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The Best Offense is a Good Defense
by Bryan Leonard - 01/07/2011
There has been a lot of focus on offense the last few years in NFL. Last season the Saints and Colts were dynamite offensive teams with below average defenses and met in the Super Bowl. Many shrugged off the importance of defense, but that was more of an aberration: Don’t understate the importance of defense this time of the NFL season with so much at stake.
Teams in playoff races like the Packers, Chargers, Giants, Jets, Steelers, Bears, Saints and Ravens are all in the Top 10 in total defense. Four of the six teams at the bottom of the list (Cardinals, Texans, Broncos, Redskins) have long been out of the playoff hunt and one (Seahawks) is terrible defensive but only fighting for a division title because the division is so awful. If Seattle makes the postseason, they won’t be going anywhere with this defense.
Bad defense the last two months is the biggest reason the Raiders and Jaguars have seen their playoff chances slide significantly. It is the fourth time in the last seven years the Jaguars have lost control of their playoff destiny late in the season. They were 8-6 in 2004 when a Week 17 loss to Houston cost the Jaguars a playoff spot. In 2006, they were 8-5 and lost their last three. Last season, they were 7-5 and lost their last four.
Another reason to play starters down the stretch is to keep them sharp for the postseason. The Colts sat their starters late in 2006 to have them rested for the playoffs. There were many people that split on the answer, but I think we'd all aggress what the correct answer is: Play 'em! Or at least, rest any injured players, but don't bench the majority of starters the last two weeks of the regular season, even if everything is sewed up.
That was the position the Colts found themselves in after that 13-0 start. They had clinched everything: The division title, the bye week, home field for the postseason, the No. 1 spot. However, anyone who watched the loss to the Steelers saw an Indy team that was rusty for most of the game. Very rusty.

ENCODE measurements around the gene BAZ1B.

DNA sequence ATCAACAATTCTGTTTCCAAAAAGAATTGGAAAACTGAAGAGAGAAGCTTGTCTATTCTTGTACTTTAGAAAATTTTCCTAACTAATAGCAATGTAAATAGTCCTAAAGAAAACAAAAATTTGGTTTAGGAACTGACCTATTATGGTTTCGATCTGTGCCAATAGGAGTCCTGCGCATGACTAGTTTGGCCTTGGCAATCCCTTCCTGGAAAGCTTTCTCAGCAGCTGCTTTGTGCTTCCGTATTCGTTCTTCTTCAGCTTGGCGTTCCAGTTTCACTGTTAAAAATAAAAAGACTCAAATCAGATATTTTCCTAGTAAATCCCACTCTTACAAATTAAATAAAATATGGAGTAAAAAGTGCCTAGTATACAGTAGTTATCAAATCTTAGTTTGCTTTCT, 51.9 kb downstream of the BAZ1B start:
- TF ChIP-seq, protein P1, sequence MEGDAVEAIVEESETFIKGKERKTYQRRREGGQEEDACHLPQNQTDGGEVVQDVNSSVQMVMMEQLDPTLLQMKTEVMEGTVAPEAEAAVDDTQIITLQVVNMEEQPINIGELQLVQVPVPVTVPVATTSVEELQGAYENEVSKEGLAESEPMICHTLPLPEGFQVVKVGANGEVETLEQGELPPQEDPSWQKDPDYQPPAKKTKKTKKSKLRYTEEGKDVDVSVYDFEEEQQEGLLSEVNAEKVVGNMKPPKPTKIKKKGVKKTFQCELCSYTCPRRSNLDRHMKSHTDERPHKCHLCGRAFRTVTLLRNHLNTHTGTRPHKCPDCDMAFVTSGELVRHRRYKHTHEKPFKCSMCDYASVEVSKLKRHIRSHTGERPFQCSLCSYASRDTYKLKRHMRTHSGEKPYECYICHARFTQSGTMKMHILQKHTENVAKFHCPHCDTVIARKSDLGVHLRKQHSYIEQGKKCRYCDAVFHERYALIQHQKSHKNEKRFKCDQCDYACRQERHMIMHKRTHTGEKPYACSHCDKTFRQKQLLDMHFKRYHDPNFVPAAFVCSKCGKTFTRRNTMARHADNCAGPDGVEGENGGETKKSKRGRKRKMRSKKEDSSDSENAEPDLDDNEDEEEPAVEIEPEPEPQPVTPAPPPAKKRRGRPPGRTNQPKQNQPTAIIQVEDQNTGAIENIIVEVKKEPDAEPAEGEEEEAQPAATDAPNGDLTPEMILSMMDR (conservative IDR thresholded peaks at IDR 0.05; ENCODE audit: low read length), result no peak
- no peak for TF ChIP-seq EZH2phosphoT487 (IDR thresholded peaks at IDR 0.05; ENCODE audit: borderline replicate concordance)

The Colts were out of sync most of the way in their 21-18 loss to the Steelers. Overall, having a bye week gives a team enough time, two weeks, to rest and prepare. It takes time and practice to get a team in sync because there are so many players that need to work together in unison: Blocking patterns, running backs hitting the proper holes, lineman pulling, receivers running patterns, quarterbacks getting the football to them on timing routes, etc.
That same season in the final regular season game for the Denver Broncos, they were 12-point dog at San Diego in a meaningless game. They had everything sewed up and needed only to stay healthy. Instead, Mike Shanahan had several starters play significant first half minutes. They also played inspired football, dominating the Chargers in an impressive performance.
I think back to the regular season finale in 2004 when the Patriots hosted the terrible 49ers at home in a meaningless game, yet Bill Belichick played the starters for three quarters. The reason was a little different, as the Patriots played a sluggish first half, tied 3-3, as a big favorite. Belichick didn't like the performance and sent the starters back out for the second half, injuries be damned! They followed the next few weeks with dominating performances on the way to winning another Super Bowl title.
Stuffing the run is a huge key to building a championship defense. Yes, the fancy offensive teams get most of the attention and Sports Center highlights, but don’t be surprised if the better defensive teams find their way into the postseason and advance.